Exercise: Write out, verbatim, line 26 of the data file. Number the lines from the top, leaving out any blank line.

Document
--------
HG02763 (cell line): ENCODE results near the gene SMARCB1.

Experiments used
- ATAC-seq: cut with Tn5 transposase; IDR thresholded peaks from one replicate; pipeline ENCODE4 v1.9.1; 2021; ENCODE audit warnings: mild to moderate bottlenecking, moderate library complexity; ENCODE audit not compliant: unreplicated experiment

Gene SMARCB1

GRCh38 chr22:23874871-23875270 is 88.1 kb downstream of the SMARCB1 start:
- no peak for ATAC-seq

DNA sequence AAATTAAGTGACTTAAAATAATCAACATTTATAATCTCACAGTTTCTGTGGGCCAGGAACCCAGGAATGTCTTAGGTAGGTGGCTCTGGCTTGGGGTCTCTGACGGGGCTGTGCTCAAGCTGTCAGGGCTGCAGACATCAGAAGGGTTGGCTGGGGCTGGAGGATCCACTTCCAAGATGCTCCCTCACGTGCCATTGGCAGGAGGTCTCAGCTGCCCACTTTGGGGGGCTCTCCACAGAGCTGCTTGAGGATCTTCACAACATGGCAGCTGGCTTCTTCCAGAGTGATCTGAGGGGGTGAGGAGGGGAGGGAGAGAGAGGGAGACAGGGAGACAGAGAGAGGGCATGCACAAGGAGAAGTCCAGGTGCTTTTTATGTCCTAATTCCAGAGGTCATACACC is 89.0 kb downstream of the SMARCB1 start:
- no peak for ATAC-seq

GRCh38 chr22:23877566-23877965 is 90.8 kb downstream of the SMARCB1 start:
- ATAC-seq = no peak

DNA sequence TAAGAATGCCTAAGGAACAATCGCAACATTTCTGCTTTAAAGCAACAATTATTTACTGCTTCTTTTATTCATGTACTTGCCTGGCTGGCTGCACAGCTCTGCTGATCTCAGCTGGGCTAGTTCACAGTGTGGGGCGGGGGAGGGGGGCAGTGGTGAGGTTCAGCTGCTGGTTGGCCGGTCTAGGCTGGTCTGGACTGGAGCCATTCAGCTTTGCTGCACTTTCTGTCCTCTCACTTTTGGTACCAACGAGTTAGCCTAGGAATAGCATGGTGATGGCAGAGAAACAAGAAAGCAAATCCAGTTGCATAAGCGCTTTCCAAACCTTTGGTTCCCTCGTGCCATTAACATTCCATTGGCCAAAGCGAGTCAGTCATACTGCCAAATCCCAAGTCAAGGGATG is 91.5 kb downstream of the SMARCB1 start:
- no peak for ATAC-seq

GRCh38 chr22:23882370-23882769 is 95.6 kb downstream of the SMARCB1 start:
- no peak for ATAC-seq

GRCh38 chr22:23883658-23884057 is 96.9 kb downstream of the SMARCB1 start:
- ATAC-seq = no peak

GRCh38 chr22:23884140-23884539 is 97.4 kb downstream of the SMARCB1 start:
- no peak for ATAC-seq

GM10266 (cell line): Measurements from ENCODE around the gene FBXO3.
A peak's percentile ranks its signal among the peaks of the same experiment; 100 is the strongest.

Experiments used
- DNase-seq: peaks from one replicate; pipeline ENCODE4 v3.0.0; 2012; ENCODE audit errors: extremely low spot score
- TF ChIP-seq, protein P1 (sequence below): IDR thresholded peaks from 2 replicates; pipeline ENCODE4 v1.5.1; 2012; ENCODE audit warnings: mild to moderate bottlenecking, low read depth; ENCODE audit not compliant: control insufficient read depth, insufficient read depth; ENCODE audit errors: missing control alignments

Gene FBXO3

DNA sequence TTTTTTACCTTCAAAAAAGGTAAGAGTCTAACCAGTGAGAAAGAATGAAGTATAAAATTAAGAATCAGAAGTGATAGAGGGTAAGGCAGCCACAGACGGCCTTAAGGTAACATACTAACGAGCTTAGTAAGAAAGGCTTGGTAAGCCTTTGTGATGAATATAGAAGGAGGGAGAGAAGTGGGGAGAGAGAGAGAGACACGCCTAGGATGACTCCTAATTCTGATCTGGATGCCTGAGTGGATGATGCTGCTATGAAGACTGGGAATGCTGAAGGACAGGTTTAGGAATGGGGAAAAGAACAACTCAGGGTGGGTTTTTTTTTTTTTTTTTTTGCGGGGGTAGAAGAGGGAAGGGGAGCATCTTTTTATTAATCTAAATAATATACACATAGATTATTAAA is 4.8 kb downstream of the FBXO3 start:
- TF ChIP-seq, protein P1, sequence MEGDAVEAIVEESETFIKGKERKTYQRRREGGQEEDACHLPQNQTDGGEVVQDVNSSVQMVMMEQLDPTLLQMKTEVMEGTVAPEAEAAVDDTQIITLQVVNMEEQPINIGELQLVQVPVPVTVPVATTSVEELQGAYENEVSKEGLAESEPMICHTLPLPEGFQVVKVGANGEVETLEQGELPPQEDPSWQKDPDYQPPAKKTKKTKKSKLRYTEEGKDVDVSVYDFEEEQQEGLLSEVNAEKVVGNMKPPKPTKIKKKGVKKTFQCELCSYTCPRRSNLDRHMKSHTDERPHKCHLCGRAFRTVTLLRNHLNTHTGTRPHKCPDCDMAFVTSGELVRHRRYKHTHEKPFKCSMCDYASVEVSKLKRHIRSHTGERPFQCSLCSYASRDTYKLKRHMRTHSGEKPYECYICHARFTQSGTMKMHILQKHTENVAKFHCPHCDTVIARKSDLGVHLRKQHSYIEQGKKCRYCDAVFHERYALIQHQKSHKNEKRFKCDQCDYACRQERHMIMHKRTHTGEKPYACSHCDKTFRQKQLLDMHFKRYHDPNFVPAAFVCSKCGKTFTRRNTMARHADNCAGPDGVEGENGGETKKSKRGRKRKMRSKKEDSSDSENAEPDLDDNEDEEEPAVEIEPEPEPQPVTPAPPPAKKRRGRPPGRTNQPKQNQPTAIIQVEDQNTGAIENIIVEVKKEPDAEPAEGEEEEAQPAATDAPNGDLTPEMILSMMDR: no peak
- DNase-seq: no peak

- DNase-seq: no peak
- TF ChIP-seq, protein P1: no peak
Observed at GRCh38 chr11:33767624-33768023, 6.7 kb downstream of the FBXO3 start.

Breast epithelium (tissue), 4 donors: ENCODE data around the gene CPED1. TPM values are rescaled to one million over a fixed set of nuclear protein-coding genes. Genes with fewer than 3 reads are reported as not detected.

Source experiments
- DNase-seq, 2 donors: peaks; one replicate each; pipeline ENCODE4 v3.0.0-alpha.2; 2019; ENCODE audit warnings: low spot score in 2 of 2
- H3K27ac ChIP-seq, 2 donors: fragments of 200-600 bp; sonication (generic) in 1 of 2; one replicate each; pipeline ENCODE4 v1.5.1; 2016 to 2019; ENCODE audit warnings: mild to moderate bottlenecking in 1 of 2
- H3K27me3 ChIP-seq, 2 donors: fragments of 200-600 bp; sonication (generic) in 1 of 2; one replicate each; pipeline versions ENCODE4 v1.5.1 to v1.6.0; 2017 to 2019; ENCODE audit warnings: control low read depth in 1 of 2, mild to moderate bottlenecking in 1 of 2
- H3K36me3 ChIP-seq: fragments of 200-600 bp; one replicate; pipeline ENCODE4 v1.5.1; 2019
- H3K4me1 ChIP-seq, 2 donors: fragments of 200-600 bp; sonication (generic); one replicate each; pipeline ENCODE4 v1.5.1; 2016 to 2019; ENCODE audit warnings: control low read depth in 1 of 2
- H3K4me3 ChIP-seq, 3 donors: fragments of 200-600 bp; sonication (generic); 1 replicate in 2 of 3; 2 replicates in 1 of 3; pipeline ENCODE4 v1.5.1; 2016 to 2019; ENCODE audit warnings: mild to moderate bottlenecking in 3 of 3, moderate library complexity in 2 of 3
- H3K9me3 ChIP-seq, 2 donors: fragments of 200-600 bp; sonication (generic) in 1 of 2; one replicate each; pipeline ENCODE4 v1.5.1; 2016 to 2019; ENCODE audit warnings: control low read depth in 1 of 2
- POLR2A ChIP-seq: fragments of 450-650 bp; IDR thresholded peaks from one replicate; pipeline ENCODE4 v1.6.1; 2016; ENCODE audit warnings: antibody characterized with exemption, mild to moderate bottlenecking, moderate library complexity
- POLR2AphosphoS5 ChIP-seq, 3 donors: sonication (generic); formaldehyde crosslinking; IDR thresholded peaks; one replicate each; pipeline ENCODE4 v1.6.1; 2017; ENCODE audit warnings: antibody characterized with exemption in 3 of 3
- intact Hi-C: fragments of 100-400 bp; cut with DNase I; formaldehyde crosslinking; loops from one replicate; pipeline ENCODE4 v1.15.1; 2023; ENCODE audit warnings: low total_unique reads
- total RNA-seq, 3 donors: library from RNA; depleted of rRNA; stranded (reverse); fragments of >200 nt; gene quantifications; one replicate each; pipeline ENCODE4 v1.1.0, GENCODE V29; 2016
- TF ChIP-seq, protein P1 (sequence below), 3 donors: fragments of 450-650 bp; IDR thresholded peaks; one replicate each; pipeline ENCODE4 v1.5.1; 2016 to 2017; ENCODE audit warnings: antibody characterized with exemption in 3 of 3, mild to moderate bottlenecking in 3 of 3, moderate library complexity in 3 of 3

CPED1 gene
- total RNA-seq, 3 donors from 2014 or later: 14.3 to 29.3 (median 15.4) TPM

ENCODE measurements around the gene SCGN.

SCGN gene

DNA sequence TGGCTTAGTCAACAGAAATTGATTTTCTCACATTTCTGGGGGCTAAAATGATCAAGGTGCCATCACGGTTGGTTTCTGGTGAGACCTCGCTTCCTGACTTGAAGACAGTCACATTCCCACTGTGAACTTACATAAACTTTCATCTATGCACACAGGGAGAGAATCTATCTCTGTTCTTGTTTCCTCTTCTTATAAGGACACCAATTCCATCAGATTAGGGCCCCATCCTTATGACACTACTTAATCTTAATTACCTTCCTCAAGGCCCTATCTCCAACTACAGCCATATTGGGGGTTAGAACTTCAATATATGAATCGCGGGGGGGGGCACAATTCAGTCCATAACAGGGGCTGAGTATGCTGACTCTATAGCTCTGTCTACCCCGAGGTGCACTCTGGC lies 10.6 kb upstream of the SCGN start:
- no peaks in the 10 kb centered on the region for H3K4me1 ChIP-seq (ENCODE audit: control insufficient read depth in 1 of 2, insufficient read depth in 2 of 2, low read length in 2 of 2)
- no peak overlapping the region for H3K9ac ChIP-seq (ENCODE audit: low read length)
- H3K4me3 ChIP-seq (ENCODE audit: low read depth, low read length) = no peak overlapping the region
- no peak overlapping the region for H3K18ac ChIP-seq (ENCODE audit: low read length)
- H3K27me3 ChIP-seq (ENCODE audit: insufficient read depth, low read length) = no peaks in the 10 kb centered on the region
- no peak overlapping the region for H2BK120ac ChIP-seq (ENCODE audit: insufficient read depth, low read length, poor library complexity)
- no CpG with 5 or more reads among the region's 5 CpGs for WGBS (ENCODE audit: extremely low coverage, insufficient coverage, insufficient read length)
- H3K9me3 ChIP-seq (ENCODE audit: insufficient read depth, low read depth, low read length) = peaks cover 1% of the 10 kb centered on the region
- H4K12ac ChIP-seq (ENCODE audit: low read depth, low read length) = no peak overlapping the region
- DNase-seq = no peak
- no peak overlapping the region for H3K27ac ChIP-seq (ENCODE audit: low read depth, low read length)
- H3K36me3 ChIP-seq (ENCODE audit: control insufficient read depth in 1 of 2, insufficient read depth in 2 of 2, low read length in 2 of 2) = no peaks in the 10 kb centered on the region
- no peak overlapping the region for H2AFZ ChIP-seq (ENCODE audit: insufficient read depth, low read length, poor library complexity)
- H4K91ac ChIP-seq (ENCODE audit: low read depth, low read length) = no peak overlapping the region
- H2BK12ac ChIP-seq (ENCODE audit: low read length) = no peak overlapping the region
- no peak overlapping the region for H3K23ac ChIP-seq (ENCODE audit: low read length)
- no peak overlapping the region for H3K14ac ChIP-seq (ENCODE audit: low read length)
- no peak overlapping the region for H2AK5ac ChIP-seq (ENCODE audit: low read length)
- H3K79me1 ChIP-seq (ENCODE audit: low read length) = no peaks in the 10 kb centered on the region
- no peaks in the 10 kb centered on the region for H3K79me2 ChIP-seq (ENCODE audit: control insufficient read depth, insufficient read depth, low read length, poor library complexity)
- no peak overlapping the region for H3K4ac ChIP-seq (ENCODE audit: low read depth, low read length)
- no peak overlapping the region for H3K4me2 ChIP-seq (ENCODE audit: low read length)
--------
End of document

- TF ChIP-seq, protein P1, sequence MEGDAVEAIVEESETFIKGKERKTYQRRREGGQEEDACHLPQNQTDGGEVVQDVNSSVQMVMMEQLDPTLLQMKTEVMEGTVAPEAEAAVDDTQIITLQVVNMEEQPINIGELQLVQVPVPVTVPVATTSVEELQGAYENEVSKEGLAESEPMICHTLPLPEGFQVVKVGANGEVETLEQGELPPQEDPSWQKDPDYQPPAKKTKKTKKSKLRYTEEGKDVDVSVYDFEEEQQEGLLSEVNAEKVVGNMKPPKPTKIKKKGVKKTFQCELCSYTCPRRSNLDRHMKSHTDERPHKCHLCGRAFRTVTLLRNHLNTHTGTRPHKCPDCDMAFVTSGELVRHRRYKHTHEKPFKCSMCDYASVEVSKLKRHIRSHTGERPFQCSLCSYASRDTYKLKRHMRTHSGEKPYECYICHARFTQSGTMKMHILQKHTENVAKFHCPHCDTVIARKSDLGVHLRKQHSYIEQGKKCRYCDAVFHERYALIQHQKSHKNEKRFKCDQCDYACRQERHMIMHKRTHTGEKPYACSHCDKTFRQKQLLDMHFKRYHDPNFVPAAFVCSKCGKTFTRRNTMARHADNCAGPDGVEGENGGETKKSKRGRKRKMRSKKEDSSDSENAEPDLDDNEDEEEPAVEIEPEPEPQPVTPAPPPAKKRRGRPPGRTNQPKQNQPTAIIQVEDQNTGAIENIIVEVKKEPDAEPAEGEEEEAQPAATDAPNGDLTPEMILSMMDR: no peak